University of Missouri students with dreams of expanding their businesses got one step closer this week.
Ten student entrepreneur teams from the University of Missouri competed in the first Entrepreneur Quest Student Accelerator Pitch Day on Tuesday.
The event was started as a part of an initiative by University of Missouri System President Mun Choi to promote entrepreneurship at a collegiate level and support entrepreneurially minded students across all the UM System schools.
Libby Martin took first place and won $15,000 for her startup, Calving Technologies. Teanna Bass of Sweet Tea Cosmetics won the $10,000 second prize. Clayton Cary of Infoproduct took third and collected $5,000. All three will move on to the next stage of the competition, where they will face the winners from the UM System’s three other campuses in another pitch competition for a share of $30,000.
Martin’s company is focused on helping farmers decrease calf mortality by helping farmers monitor their herd through GPS-enabled collars. Martin, who’s now a student at MU’s College of Veterinary Medicine, came up with the idea in 2015 when her family farm lost a number of cows and calves.
“It was detrimental financially as well as it was just exhausting work,” Martin said. “So I called around to a bunch of different vet clinics and asked for solutions, and no one had any. So I was like, ‘I guess we got to put our brain to work.’”
The collar, which is currently under development, would track data like temperature and the coordinates of a particular cow, notifying the farmer of that information.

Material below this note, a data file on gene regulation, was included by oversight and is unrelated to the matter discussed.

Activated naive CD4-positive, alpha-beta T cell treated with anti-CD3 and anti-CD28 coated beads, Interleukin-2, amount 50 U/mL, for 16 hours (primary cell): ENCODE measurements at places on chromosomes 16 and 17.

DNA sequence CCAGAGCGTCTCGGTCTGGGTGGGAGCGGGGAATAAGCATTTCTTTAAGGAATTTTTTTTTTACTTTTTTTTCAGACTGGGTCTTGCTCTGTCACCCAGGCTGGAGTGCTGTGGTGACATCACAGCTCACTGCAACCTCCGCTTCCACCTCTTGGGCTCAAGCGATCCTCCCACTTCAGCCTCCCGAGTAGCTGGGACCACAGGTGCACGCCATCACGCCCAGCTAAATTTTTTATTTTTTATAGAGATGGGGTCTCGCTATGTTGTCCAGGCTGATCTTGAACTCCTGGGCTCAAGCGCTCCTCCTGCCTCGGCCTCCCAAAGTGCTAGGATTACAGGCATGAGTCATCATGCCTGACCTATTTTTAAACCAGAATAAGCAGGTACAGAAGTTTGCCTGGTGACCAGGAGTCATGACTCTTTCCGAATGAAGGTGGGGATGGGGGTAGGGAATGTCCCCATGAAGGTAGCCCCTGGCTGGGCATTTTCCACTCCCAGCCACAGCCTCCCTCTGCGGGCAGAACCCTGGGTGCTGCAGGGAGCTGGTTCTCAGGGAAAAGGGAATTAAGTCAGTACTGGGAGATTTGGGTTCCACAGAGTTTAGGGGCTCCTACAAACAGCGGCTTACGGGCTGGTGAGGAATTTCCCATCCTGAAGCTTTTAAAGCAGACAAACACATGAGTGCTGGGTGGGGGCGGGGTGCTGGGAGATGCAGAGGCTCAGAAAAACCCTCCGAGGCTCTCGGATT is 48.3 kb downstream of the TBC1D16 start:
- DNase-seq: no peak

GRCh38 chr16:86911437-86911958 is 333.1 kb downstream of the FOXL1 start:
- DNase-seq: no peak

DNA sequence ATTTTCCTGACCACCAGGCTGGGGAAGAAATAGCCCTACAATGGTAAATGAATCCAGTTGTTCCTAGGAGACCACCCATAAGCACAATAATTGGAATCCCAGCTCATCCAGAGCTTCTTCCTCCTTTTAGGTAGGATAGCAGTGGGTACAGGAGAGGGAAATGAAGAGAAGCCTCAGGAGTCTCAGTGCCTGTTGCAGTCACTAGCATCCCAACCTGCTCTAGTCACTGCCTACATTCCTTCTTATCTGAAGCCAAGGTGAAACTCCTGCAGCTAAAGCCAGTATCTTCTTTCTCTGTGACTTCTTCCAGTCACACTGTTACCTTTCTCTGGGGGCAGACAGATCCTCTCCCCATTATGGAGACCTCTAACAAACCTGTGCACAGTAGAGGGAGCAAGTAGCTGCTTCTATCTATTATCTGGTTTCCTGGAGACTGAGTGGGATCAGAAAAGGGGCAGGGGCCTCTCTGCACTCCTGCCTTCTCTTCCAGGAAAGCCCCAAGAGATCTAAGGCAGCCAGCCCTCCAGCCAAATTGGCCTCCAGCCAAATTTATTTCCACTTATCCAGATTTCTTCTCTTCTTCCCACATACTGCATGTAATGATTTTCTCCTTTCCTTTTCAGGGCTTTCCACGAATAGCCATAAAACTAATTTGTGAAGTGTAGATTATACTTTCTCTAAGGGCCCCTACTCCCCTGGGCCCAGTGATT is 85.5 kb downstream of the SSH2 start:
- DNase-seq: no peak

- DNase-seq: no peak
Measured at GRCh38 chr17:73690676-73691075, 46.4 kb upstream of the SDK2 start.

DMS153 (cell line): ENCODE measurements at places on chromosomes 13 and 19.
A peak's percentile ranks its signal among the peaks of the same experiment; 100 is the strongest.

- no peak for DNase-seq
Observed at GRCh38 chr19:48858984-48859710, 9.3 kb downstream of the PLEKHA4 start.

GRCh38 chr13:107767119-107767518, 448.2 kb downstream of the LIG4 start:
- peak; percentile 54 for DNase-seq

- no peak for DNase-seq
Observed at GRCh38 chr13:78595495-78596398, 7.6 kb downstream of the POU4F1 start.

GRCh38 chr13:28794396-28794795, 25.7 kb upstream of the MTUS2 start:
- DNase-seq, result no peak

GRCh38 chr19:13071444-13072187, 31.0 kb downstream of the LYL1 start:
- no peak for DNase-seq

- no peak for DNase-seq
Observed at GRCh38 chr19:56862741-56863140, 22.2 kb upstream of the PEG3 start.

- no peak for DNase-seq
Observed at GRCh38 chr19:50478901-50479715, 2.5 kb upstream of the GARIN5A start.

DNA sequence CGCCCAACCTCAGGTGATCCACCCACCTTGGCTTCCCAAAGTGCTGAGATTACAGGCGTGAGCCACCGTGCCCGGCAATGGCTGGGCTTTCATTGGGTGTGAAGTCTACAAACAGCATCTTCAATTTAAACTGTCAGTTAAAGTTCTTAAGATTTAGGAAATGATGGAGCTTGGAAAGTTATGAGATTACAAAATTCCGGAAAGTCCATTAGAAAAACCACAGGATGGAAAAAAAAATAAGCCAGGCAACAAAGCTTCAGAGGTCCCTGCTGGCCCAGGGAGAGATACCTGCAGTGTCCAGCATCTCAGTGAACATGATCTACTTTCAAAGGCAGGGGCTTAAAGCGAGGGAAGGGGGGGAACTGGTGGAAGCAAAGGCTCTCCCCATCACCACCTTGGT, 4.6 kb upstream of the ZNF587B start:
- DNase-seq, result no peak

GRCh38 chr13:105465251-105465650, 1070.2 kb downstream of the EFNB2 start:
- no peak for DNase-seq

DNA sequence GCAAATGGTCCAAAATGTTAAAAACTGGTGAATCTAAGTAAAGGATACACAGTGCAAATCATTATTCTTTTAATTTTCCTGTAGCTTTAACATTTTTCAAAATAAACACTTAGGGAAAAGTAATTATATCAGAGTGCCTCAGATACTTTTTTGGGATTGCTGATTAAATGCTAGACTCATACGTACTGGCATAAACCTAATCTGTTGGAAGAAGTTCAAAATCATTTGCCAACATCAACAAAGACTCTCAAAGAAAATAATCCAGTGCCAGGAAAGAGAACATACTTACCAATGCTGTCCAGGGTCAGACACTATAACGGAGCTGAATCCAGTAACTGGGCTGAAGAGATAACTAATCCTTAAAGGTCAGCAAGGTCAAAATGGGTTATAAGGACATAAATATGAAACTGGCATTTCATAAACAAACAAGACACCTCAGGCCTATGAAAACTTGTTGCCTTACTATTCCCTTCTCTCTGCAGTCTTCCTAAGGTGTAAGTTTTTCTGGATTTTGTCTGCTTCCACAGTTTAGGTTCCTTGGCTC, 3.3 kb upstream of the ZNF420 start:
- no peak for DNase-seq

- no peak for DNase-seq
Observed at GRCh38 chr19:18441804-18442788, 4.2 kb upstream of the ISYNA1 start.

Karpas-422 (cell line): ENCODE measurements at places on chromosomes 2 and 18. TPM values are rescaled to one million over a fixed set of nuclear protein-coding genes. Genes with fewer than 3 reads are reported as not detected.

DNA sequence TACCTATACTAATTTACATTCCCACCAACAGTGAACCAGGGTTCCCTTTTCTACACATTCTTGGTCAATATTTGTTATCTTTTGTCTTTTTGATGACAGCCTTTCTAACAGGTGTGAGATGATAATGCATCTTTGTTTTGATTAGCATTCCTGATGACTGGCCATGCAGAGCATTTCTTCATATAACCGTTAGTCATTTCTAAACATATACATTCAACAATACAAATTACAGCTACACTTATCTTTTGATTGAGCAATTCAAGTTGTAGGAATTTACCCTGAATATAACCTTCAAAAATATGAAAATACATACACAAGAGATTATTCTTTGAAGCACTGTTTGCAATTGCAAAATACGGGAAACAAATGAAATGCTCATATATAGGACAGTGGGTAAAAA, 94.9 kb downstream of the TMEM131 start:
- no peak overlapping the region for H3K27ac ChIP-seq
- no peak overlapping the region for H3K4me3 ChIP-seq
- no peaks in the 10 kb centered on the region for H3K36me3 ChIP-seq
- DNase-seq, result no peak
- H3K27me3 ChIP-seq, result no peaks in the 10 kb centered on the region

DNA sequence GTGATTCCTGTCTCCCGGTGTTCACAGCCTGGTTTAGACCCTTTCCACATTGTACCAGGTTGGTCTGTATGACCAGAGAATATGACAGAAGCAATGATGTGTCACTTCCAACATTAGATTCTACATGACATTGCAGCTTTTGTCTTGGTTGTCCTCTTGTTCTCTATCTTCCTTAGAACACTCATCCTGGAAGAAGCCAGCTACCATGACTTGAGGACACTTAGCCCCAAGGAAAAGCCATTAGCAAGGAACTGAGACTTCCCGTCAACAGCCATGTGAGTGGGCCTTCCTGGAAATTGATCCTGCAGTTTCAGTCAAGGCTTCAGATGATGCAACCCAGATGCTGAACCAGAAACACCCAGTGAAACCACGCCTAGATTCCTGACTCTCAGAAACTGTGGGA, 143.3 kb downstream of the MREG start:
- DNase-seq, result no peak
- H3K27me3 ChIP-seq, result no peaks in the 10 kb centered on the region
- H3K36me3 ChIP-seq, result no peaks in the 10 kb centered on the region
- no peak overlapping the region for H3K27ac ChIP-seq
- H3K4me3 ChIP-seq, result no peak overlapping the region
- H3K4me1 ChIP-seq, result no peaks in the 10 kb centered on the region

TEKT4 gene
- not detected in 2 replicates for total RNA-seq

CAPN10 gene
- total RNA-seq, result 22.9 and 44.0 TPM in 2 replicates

“The technology is there,” Martin said. “It’s just a matter of perfecting the algorithm and getting it to where they get an alert and it’s accurate.”
Martin plans to use the money from the competition to continue working on the prototype of the collar as well as perfecting the algorithm.
Sweet Tea Cosmetics
Bass founded Sweet Tea aiming to give minority customers a great option for all of their beauty and cosmetic needs. The business, which sells cosmetics products and offers salon services, has a storefront in the MU Student Center that Bass said has been very successful. But with her graduation from MU approaching, Bass realized her business would have to pivot.
“We were like, ‘This is the subscription economy. Everyone is involved in some type of subscription whether it’s Amazon, Apple Music, Spotify,’” Bass said. “So it was just like, ‘Why not move my model into that model?’”
Bass plans to use the money to continue to expand her business as it heads in this new direction.
Cary’s startup, Infoproduct, is a digital platform that aims to streamline people’s access to different educational tools. Cary said that he was excited for the next phase of the competition and that he hopes one day Infoproduct will be “like Yelp but for teaching.”
Some of the other presenters at the competition included Chase Scanlan, Ross Scanlan and James Yoon’s application SL.APP, which is designed to simplify subleasing, and Drew Patel’s service Identifying.Me, a web-based tool for identity verification.
The big picture
Tuesday’s event was the culmination of a process that started in the fall. The presenters first had to compete to be selected for the EQ Student Accelerator. Since the start of the spring semester, they have participated in an eight-week education and were mentored by executives, investors and other experts.
Greg Bier, an MU business professor and director of the accelerator program for the Columbia campus, said that all of the participants had great ideas and should be proud.
“It was actually harder to choose than we thought,” Bier said.
The competition continues April 5, when winners from all four UM System schools will meet in Columbia to pitch for a share of $30,000.